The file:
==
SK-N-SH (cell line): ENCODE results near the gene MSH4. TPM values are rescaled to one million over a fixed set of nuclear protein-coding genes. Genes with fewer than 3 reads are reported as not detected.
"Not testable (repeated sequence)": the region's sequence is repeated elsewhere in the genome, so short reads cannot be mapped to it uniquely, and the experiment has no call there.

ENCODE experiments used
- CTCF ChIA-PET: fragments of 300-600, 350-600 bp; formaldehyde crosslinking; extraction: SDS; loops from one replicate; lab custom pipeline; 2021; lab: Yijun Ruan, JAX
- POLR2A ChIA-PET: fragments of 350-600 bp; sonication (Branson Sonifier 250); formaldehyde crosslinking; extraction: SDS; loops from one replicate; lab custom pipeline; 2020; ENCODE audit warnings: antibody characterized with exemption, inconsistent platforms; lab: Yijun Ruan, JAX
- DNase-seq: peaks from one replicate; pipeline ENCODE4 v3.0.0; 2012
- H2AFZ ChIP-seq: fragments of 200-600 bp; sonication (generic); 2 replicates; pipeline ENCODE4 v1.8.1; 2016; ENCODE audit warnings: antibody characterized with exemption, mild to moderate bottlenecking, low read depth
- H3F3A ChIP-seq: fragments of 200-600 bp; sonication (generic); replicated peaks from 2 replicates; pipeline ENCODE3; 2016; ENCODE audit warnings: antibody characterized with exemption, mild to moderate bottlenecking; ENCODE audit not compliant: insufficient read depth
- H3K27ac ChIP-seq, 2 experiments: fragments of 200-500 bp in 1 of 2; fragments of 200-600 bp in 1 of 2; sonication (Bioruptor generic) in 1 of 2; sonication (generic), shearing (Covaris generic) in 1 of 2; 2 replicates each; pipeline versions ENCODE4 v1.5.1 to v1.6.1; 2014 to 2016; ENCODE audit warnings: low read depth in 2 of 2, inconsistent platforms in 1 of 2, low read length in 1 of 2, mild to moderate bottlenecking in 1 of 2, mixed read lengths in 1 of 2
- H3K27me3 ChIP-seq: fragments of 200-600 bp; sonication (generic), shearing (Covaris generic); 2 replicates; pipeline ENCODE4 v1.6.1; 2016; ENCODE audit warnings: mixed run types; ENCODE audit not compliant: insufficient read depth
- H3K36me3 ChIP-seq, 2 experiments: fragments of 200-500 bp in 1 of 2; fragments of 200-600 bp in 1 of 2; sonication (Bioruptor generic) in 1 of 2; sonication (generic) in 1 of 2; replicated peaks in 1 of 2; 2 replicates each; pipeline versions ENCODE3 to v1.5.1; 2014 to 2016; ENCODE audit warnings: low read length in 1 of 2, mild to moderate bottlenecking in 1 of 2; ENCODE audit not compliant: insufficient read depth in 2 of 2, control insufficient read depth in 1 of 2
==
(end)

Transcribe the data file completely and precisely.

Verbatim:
SK-N-SH (cell line): ENCODE results near the gene MSH4. TPM values are rescaled to one million over a fixed set of nuclear protein-coding genes. Genes with fewer than 3 reads are reported as not detected.
"Not testable (repeated sequence)": the region's sequence is repeated elsewhere in the genome, so short reads cannot be mapped to it uniquely, and the experiment has no call there.

ENCODE experiments used
- CTCF ChIA-PET: fragments of 300-600, 350-600 bp; formaldehyde crosslinking; extraction: SDS; loops from one replicate; lab custom pipeline; 2021; lab: Yijun Ruan, JAX
- POLR2A ChIA-PET: fragments of 350-600 bp; sonication (Branson Sonifier 250); formaldehyde crosslinking; extraction: SDS; loops from one replicate; lab custom pipeline; 2020; ENCODE audit warnings: antibody characterized with exemption, inconsistent platforms; lab: Yijun Ruan, JAX
- DNase-seq: peaks from one replicate; pipeline ENCODE4 v3.0.0; 2012
- H2AFZ ChIP-seq: fragments of 200-600 bp; sonication (generic); 2 replicates; pipeline ENCODE4 v1.8.1; 2016; ENCODE audit warnings: antibody characterized with exemption, mild to moderate bottlenecking, low read depth
- H3F3A ChIP-seq: fragments of 200-600 bp; sonication (generic); replicated peaks from 2 replicates; pipeline ENCODE3; 2016; ENCODE audit warnings: antibody characterized with exemption, mild to moderate bottlenecking; ENCODE audit not compliant: insufficient read depth
- H3K27ac ChIP-seq, 2 experiments: fragments of 200-500 bp in 1 of 2; fragments of 200-600 bp in 1 of 2; sonication (Bioruptor generic) in 1 of 2; sonication (generic), shearing (Covaris generic) in 1 of 2; 2 replicates each; pipeline versions ENCODE4 v1.5.1 to v1.6.1; 2014 to 2016; ENCODE audit warnings: low read depth in 2 of 2, inconsistent platforms in 1 of 2, low read length in 1 of 2, mild to moderate bottlenecking in 1 of 2, mixed read lengths in 1 of 2
- H3K27me3 ChIP-seq: fragments of 200-600 bp; sonication (generic), shearing (Covaris generic); 2 replicates; pipeline ENCODE4 v1.6.1; 2016; ENCODE audit warnings: mixed run types; ENCODE audit not compliant: insufficient read depth
- H3K36me3 ChIP-seq, 2 experiments: fragments of 200-500 bp in 1 of 2; fragments of 200-600 bp in 1 of 2; sonication (Bioruptor generic) in 1 of 2; sonication (generic) in 1 of 2; replicated peaks in 1 of 2; 2 replicates each; pipeline versions ENCODE3 to v1.5.1; 2014 to 2016; ENCODE audit warnings: low read length in 1 of 2, mild to moderate bottlenecking in 1 of 2; ENCODE audit not compliant: insufficient read depth in 2 of 2, control insufficient read depth in 1 of 2